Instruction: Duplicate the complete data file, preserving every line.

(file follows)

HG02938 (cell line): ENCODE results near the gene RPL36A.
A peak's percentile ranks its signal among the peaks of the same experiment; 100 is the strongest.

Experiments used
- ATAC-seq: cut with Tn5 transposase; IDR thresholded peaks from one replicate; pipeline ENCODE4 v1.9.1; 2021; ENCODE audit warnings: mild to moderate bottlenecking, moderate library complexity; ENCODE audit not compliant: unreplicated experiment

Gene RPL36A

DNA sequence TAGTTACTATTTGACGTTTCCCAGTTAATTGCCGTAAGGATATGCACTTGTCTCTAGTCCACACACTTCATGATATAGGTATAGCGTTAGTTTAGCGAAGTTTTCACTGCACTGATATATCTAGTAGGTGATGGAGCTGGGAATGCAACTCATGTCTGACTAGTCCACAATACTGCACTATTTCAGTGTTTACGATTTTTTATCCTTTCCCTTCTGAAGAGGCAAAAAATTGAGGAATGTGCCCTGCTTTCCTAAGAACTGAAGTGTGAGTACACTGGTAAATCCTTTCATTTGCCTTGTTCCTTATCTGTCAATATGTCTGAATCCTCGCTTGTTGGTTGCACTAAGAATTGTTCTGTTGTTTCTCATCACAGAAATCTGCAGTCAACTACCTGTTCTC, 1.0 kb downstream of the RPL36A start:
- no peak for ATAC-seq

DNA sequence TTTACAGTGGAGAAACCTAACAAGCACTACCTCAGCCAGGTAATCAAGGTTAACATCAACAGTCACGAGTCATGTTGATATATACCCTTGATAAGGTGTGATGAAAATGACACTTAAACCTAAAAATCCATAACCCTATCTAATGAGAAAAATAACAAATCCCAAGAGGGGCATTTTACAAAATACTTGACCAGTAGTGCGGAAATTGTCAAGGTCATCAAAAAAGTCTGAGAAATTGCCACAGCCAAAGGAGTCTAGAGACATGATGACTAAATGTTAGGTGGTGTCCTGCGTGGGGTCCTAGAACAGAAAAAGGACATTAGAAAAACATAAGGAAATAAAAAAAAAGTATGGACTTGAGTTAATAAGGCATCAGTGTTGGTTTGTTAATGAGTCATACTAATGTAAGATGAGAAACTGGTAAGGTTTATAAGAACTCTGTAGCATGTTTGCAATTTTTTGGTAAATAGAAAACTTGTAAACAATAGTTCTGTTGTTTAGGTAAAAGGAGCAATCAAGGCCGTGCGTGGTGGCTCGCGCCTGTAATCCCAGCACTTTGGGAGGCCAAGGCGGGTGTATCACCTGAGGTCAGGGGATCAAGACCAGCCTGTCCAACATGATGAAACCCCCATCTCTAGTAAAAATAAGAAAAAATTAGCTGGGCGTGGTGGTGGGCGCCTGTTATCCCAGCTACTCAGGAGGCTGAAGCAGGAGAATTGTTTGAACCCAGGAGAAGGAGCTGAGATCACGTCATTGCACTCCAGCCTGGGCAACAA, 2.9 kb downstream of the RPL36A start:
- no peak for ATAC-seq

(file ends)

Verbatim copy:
HG02938 (cell line): ENCODE results near the gene RPL36A.
A peak's percentile ranks its signal among the peaks of the same experiment; 100 is the strongest.

Experiments used
- ATAC-seq: cut with Tn5 transposase; IDR thresholded peaks from one replicate; pipeline ENCODE4 v1.9.1; 2021; ENCODE audit warnings: mild to moderate bottlenecking, moderate library complexity; ENCODE audit not compliant: unreplicated experiment

Gene RPL36A

DNA sequence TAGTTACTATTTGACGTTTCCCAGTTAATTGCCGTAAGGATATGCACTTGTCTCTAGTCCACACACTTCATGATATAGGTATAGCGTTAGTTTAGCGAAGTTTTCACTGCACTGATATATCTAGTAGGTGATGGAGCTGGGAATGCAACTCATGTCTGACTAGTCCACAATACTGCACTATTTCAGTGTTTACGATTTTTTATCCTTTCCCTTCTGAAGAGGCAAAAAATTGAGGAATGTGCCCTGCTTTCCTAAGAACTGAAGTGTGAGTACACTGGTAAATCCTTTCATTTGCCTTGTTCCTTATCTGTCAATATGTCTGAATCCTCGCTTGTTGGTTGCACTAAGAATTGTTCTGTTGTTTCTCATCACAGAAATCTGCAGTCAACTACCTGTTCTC, 1.0 kb downstream of the RPL36A start:
- no peak for ATAC-seq

DNA sequence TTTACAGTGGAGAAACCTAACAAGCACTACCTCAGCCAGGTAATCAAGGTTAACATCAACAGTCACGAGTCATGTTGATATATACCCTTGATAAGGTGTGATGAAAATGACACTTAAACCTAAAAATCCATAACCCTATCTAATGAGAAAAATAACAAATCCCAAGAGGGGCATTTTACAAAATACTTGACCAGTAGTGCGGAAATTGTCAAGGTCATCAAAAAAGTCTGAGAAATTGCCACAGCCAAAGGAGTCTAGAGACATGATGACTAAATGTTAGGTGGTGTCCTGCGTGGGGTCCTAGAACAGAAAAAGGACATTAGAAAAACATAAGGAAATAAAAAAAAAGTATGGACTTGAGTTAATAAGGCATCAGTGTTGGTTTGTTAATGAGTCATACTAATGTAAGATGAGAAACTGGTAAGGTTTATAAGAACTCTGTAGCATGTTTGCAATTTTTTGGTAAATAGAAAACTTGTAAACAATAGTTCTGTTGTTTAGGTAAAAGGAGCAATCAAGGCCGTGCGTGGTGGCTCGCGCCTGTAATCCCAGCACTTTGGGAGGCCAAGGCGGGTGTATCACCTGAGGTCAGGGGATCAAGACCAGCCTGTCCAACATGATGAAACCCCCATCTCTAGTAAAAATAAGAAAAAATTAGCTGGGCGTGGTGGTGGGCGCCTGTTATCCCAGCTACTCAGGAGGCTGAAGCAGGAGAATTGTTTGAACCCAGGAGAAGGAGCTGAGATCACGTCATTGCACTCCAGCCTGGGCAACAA, 2.9 kb downstream of the RPL36A start:
- no peak for ATAC-seq